Naushad Ali was born in 1919 in Lucknow. Naushad’s fascination for music started at an early age with the live music accompanying silent films. He also repaired harmoniums. His interest in music drove him to work as an assistant in a shop selling musical instruments. It is here that Naushad learnt to play the harmonium and the piano.
Since his family discouraged his interest in films and music, Naushad joined a touring theatre and left home. After touring across India for many months, Naushad arrvied in Mumbai in 1937.
Naushad’s formal training in music came when he worked as assistant for several renowned music directors of that time - Mushtaq Hussain, Manohar Kapoor, Ustad Jhande Khan and Khemchand Prakash. With the help of well-wishers, film director D.N. Madhok and Khemchand Prakash, Naushad got employed as an instrumentalist in the film company Ranjit Movietones. His debut as a music director came in the D.N. Madhok film “Prem Nagar” in 1940. After a few years of relative obscurity, Naushad first got noticed for his score in “Rattan” (1944) and then established himself as a force to reckon with “Anmol Ghadi” (1946) and “Shahjehan” (1946). “Shahjehan” is a specially important musical milestone because it is in this film that Naushad and K.L. Saigal came together. A lot of credit for K.L. Saigal’s most popular song “Jab Dil Hi Toot Gaya” goes to Naushad. Apart from composing a beautiful melody, Naushad also convinced Saigal that he sang better when he was not drunk!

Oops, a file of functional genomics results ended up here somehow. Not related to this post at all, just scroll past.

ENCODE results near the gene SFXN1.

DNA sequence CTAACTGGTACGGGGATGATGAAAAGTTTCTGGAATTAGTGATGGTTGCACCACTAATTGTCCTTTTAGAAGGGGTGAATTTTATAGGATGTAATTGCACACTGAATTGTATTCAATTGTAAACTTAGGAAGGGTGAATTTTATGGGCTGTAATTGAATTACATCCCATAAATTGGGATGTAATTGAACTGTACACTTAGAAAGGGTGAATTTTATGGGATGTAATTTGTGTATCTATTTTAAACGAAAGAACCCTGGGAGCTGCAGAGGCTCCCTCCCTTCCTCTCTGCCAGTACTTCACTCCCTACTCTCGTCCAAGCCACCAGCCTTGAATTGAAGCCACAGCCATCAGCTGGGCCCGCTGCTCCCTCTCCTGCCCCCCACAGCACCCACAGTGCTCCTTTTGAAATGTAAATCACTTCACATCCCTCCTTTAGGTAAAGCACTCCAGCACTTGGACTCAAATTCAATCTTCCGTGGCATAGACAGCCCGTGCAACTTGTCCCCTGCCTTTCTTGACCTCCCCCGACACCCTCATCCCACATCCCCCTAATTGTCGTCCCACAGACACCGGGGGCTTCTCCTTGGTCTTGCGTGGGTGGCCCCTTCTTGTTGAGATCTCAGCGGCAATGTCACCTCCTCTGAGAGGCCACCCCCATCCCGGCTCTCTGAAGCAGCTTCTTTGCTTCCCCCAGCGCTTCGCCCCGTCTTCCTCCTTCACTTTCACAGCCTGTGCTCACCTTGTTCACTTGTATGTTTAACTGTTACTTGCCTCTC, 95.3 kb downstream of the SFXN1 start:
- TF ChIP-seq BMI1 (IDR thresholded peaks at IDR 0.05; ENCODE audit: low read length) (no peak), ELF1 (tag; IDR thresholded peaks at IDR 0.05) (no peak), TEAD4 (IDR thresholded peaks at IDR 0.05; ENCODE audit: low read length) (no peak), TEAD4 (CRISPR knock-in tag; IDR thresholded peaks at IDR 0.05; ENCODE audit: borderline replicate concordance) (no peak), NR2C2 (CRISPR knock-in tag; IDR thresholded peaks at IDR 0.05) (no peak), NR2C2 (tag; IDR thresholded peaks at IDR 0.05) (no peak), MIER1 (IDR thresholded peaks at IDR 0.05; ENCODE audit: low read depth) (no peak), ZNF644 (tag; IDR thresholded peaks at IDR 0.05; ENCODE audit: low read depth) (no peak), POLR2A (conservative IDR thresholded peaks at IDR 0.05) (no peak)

Naushad made two decisions in the late 40s and early 50s that shot his career up a steep trajectory. First, he decided to move on from the singers of that generation and began grooming two new singers - Mohd. Rafi and Lata Mangeshkar. Second, he gave up folk music influences and started composing songs with deep Hindustani classical influences. These two decisions, resulted in the songs that define Naushad’s career - “Man Tarpat Hari Darshan Ko Aaj”, “O Duniya Ke Rakhwale”, “Mohe Bhool Gaye Saanwariya”, “Bachpan Ki Muhabbat”, “Tu Ganga Ki Mauj” and a bevy of other gems from the magnum opus “Baiju Bawra” (1952). The music of “Baiju Bawra” started a classical music revolution in Hindi films but nobody could match Naushad’s mastery of this genre. Naushad ended the decade with another classical magnum opus “Mughal-e-Azam” (1960). In a way, “Mughal-e-Azam” was also the beginning of the slow end of Naushad’s career (he composed for the last time in 2005). Many reasons are attributed to Naushad’s decline in the 60s - that he had spent his creativity by then, that he could not adjust himself with a new set of people that came into the film industry after the death of directors Mehboob Khan and K. Asif, assistant Ghulam Mohammed and lyricist Shakeel Badayuni and finally that he was not willing to compromise his musical integrity to accommodate the changing taste of a new generation of listeners.
Despite not being as prolific as his contemporaries, Naushad notched up accomplishments through his career. He was the first to use a 100-piece orchestra for the film “Aan” (1952). He used a chorus of 100 singers for the song “Ae Mohabbat Zindabad” (“Mughal-e-Azam”, 1960). Naushad was awarded the Dadasaheb Phalke Award for his life-time contribution to Indian cinema in 1982, the Lata Mangeshkar Award in 1984 and the Padma Bhushan in 1992.